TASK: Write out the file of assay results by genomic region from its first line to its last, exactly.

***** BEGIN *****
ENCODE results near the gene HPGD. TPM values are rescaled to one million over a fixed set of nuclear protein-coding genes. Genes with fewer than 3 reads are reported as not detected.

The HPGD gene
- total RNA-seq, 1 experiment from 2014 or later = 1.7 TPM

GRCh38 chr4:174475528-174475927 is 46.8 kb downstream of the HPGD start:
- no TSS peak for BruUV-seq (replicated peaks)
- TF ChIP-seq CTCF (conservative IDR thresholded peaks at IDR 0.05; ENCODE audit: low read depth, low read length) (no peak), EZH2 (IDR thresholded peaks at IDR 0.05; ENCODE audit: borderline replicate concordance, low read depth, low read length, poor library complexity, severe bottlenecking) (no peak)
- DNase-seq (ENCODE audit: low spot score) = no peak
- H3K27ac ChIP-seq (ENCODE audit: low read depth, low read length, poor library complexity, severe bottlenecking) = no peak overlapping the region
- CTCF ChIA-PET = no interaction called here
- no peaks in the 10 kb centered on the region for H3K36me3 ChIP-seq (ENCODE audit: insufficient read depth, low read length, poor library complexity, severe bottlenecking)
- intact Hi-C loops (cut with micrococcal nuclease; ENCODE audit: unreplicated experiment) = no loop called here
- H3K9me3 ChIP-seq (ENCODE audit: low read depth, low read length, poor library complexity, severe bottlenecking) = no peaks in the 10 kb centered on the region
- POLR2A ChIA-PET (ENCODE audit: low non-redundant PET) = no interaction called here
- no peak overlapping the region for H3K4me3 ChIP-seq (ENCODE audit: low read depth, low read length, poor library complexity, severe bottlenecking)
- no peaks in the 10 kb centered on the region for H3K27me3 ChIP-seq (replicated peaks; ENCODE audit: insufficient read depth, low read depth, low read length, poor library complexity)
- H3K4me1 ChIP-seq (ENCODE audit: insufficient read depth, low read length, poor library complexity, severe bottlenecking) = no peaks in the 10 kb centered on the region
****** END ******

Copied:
ENCODE results near the gene HPGD. TPM values are rescaled to one million over a fixed set of nuclear protein-coding genes. Genes with fewer than 3 reads are reported as not detected.

The HPGD gene
- total RNA-seq, 1 experiment from 2014 or later = 1.7 TPM

GRCh38 chr4:174475528-174475927 is 46.8 kb downstream of the HPGD start:
- no TSS peak for BruUV-seq (replicated peaks)
- TF ChIP-seq CTCF (conservative IDR thresholded peaks at IDR 0.05; ENCODE audit: low read depth, low read length) (no peak), EZH2 (IDR thresholded peaks at IDR 0.05; ENCODE audit: borderline replicate concordance, low read depth, low read length, poor library complexity, severe bottlenecking) (no peak)
- DNase-seq (ENCODE audit: low spot score) = no peak
- H3K27ac ChIP-seq (ENCODE audit: low read depth, low read length, poor library complexity, severe bottlenecking) = no peak overlapping the region
- CTCF ChIA-PET = no interaction called here
- no peaks in the 10 kb centered on the region for H3K36me3 ChIP-seq (ENCODE audit: insufficient read depth, low read length, poor library complexity, severe bottlenecking)
- intact Hi-C loops (cut with micrococcal nuclease; ENCODE audit: unreplicated experiment) = no loop called here
- H3K9me3 ChIP-seq (ENCODE audit: low read depth, low read length, poor library complexity, severe bottlenecking) = no peaks in the 10 kb centered on the region
- POLR2A ChIA-PET (ENCODE audit: low non-redundant PET) = no interaction called here
- no peak overlapping the region for H3K4me3 ChIP-seq (ENCODE audit: low read depth, low read length, poor library complexity, severe bottlenecking)
- no peaks in the 10 kb centered on the region for H3K27me3 ChIP-seq (replicated peaks; ENCODE audit: insufficient read depth, low read depth, low read length, poor library complexity)
- H3K4me1 ChIP-seq (ENCODE audit: insufficient read depth, low read length, poor library complexity, severe bottlenecking) = no peaks in the 10 kb centered on the region